Parents need to know about vaccine potential risks
2nd May 2008
Parents need to know about vaccine's potential risks, too
Parents must be properly informed of both the potential risks and the benefits of vaccinating their daughters against cervical cancer so they can make a properly informed decision, Green Party Health Spokesperson Sue Kedgley says.
The Government announced today that it will fund the vaccination of girls aged 12 to 18 years old against cervical cancer.
"Adverse reactions have been linked to this vaccine in Australia and the United States, and parents should be properly informed about those reactions so they can weigh up the potential risks as well as benefits of the vaccine.
"This information is also crucial so that if parents decide to vaccinate their children, they know to watch out for any adverse reactions, such as fainting, seizures, numbness and other problems that have been reported overseas.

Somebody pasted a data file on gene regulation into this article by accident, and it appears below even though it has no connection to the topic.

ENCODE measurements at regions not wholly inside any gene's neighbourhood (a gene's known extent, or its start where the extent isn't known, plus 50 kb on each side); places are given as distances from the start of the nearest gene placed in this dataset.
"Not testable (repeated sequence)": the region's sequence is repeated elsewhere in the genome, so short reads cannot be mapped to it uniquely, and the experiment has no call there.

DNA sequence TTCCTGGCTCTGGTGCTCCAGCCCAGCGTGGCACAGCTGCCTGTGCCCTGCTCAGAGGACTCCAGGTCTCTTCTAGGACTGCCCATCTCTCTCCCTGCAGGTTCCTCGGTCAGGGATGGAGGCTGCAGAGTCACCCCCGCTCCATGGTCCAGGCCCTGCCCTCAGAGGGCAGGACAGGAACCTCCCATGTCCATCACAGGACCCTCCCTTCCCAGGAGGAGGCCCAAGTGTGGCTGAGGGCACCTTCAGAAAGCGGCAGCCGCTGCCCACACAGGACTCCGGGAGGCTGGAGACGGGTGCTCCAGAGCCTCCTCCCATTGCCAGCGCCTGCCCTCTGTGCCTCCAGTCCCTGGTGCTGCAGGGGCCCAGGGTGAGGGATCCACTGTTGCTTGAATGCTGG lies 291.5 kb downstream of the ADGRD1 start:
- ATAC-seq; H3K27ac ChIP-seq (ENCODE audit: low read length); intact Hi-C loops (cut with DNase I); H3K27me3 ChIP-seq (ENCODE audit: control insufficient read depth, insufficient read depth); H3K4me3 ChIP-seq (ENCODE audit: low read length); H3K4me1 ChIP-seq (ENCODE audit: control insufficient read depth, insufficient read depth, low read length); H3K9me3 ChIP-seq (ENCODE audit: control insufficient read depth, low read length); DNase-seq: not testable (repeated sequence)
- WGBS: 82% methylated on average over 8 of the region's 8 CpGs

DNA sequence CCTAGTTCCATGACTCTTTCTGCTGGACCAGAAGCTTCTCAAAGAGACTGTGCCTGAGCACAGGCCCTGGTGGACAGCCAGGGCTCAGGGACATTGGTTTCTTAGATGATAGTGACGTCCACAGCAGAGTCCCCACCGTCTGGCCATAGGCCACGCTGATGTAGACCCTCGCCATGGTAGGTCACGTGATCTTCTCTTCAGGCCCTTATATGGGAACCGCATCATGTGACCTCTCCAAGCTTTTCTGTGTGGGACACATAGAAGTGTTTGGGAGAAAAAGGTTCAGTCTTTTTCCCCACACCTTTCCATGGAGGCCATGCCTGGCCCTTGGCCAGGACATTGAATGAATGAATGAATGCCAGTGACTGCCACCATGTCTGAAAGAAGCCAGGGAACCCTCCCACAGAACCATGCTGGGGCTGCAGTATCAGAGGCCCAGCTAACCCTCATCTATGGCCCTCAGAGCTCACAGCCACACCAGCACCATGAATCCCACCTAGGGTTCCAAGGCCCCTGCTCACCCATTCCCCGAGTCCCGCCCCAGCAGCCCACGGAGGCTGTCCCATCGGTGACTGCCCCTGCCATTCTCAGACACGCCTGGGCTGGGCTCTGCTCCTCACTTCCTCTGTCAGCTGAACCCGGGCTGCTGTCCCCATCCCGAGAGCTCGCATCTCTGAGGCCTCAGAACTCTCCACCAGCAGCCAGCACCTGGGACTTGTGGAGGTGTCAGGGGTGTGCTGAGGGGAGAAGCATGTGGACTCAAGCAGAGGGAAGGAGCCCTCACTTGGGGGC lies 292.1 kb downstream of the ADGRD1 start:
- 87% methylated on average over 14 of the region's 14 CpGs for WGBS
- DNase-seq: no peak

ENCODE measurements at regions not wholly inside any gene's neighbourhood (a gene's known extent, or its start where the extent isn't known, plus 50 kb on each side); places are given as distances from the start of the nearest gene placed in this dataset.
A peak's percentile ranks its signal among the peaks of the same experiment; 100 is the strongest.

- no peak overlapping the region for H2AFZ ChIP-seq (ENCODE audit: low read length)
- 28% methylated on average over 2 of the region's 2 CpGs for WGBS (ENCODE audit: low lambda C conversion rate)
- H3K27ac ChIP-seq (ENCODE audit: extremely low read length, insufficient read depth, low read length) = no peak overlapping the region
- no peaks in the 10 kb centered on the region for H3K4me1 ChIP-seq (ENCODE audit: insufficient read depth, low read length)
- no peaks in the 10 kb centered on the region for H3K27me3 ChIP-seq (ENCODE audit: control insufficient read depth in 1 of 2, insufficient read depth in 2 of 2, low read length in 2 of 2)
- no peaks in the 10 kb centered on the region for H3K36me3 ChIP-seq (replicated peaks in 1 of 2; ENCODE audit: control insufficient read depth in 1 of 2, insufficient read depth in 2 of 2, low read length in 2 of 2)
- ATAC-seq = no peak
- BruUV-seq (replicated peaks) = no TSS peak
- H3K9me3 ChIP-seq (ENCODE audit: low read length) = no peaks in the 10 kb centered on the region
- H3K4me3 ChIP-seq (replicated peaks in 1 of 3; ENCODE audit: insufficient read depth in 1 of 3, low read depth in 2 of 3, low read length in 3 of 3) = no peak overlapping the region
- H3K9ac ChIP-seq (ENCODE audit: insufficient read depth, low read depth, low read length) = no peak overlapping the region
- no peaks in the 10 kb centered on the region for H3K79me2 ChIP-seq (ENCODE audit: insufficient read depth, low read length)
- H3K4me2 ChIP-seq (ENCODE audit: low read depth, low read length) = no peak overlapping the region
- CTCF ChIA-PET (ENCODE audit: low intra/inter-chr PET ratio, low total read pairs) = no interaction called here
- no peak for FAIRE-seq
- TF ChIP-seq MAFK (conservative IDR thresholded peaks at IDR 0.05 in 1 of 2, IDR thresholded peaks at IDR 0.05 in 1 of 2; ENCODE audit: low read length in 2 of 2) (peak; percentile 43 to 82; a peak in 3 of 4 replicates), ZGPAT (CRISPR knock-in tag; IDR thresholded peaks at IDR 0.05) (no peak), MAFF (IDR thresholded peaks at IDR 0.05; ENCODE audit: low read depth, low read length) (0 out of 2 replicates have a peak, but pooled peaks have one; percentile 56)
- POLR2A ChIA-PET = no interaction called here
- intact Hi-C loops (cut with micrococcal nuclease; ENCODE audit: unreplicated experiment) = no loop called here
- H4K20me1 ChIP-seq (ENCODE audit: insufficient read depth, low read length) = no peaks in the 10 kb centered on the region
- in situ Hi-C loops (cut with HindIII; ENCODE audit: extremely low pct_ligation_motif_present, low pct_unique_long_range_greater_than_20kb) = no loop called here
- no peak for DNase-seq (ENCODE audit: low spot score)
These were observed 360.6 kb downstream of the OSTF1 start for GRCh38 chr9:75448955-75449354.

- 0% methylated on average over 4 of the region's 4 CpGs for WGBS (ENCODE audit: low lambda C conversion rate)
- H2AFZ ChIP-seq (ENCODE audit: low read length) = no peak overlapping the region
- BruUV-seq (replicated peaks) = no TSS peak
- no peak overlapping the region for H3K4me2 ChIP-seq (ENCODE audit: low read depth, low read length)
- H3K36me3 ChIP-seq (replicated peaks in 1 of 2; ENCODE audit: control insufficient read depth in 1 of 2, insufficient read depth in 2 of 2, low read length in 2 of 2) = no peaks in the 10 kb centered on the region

"It is imperative that any information programme is balanced and credible, directed at parents, not children, and is run independently of schools.
"It's important that any education campaign does not use the same scare-mongering tactics employed to roll out the Meningococcal vaccination that sent children home absolutely petrified about what they'd been told in school about the risks of not having the vaccine," Ms Kedgley says.
"School children should not be directly targeted by an information campaign and should not be asked to make the final decision on whether or not to receive the vaccine.
"I also believe it needs to be made clear to parents that this is a new vaccine and that we don't really know what the long term impact on our children's health will be."